The bubbles in the bouton are synaptic vesicles (little bags of neurotransmitter) and are usually about 40 nm, which is twice the width of the synaptic cleft (not shown, but usually about 20 nm = 200 angstroms.) The active zone (shown in fire red) as the floor of the presynaptic terminal is usually about 200 nm in width but varies widely depending on cell type. (A carbon atom is about 1/3 of a nanometer.)
One (cream-colored) mitochondrion is shown in the bouton. It looks like a potato and is about 500 nm (half a micron) in length. Interestingly, mitochondria are transported up and down neuronal axons on microtubules, the long distance transportation system of neurons. Mitochondria need to be dynamically positioned to where energy expenditure is highest.
Microtubules appear in the animation as brick-colored lengthy structures with (purple) myosin molecules hanging off them. Microtubules and their associated transport proteins (dyneins and kinesins) caught my eye in this wonderful 2011 animation from Xvivo. (The dyneins are the charming walkers strolling along the microtubule heavily laden with secretory vesicles (at 1 min, 15 secs in the video.) )
So, what are all those hundreds of families of proteins with thousands of copies doing in the end terminal? The consensus is that their key role is packaging, releasing, and recycling the neurotransmitter in the vesicles. Those vesicles must be lined up at the active zone and released within a millisecond of receiving their go signal (a burst of neural spikes and the accompanying flood of intracellular calcium. Without that precise coordination, the vesicles will not succeed in opening enough post-synaptic receptors to effectively inject current (an EPSP or IPSP) into the post-synaptic dendrite.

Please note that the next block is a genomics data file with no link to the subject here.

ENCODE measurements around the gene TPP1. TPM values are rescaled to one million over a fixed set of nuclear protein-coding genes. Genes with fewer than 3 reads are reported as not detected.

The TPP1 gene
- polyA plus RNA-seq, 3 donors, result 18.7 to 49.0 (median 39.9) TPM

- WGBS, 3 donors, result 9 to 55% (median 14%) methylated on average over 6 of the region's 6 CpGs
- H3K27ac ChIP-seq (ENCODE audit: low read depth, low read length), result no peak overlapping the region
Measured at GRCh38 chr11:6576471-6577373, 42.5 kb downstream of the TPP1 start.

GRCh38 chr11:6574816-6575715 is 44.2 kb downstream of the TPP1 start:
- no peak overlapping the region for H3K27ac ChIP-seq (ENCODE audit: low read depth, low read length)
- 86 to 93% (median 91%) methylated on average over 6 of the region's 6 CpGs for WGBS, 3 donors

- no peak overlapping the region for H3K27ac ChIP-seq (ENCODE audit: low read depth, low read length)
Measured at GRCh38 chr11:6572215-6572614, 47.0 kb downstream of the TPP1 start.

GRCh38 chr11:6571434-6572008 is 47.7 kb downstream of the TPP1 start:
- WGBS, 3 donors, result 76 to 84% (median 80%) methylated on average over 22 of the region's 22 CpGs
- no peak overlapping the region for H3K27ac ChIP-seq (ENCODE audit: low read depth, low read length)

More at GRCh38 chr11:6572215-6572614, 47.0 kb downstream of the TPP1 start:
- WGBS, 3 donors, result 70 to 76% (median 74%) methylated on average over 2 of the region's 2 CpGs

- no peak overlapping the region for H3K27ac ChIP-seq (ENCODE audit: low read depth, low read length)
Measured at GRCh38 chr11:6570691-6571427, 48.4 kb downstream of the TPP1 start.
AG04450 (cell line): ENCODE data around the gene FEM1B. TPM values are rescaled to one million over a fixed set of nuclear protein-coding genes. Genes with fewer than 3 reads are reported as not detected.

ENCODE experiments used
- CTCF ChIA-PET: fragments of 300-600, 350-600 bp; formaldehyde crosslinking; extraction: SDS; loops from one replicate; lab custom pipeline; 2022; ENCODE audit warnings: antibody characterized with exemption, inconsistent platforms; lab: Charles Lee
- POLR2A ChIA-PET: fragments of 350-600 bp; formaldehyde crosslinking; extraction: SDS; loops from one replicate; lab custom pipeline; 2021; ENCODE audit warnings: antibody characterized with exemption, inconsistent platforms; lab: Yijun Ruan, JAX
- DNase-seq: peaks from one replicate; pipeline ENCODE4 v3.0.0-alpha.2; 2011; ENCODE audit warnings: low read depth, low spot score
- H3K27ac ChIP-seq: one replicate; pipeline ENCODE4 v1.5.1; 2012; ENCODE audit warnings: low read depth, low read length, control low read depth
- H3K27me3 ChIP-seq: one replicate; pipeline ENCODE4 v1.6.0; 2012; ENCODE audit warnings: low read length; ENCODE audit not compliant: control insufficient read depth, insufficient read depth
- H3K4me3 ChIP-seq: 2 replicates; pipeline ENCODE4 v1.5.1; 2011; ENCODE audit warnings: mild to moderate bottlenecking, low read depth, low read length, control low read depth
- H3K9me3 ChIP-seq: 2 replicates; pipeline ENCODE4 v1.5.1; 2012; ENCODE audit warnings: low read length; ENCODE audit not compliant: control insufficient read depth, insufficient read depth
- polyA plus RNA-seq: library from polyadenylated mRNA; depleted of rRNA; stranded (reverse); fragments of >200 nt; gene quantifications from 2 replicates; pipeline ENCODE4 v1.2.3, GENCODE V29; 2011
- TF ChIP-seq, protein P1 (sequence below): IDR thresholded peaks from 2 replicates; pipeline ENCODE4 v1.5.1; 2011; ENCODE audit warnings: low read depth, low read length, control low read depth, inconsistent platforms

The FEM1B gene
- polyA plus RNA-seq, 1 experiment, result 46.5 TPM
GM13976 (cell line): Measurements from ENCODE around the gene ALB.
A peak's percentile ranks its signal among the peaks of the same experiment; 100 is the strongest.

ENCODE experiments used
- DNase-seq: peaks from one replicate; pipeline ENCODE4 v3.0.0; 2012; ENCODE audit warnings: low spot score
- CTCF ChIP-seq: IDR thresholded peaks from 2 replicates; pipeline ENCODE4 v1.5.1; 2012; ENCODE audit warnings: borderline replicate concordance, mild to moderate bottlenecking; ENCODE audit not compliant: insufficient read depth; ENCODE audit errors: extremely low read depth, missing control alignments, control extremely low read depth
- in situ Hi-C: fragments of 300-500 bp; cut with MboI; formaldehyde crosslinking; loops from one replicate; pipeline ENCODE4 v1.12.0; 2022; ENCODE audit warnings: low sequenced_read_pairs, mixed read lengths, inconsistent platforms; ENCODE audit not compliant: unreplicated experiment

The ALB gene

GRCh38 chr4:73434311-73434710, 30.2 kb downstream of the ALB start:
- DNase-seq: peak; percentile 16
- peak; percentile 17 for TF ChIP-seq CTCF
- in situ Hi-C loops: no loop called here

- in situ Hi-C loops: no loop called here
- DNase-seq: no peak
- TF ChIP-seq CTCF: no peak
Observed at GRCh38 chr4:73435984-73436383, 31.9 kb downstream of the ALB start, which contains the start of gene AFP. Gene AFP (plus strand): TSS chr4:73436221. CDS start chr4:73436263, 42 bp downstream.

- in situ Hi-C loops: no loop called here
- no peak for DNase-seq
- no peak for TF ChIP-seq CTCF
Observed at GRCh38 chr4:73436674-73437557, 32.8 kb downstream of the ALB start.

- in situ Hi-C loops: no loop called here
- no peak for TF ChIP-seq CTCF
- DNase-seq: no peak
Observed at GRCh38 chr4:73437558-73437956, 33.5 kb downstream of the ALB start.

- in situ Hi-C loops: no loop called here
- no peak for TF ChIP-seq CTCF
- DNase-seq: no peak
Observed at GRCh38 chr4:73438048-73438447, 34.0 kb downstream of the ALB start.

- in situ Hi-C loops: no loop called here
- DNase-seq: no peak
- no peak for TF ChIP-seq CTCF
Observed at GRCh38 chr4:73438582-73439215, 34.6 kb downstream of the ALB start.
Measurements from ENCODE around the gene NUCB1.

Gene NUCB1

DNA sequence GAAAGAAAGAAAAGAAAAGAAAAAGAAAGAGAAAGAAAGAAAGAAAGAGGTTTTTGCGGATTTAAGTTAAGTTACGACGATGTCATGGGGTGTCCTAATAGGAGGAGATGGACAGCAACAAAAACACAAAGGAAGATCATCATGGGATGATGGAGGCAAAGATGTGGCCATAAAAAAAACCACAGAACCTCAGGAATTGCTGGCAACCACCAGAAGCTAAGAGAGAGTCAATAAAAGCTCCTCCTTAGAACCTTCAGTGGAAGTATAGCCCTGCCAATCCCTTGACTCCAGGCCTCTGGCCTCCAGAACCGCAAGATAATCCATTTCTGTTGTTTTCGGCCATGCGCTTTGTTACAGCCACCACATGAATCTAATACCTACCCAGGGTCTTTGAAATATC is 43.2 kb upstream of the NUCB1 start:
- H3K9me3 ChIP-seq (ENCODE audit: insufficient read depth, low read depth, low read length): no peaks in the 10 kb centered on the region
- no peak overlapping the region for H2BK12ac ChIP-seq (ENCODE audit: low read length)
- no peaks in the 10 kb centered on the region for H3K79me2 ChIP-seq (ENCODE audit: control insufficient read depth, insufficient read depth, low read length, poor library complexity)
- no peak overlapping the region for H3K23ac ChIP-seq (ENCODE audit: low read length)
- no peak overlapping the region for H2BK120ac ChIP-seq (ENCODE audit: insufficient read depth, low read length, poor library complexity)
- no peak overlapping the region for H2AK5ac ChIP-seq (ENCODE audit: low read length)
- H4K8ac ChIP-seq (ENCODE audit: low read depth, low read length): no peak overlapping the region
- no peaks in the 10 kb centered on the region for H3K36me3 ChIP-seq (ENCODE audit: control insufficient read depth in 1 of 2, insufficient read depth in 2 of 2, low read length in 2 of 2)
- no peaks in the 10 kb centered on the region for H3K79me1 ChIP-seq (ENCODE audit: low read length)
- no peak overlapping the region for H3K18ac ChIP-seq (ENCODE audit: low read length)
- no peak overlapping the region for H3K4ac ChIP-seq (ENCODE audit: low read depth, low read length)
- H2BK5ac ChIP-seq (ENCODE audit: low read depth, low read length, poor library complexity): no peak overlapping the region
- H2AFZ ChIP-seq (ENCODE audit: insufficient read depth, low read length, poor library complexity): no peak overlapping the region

Now, is all that detail really necessary to capture synaptic communication or can it simply be collapsed down to Hebb's rule — neurons that fire together, wire together? Nature is so parsimonious, that (my guess is) that the detail matters. The proteins, including myriad ion channels and receptors, provide nuanced modulation of function. How, why, and whether it matters will be revealed in the coming decades. Ok, that was just the first video.
The next video is one that co-author Ken Hayworth showed me recently from his 2014 Science article on myelin sheathes surrounding single axons in the neocortex. (Besides being a senior scientist at HHMI's Janelia Farm campus, Ken is also co-founder of the Brain Preservation Foundation. (I'm a science advisor to BPF, which is trying to advance the art of brain freezing/ vitrification.)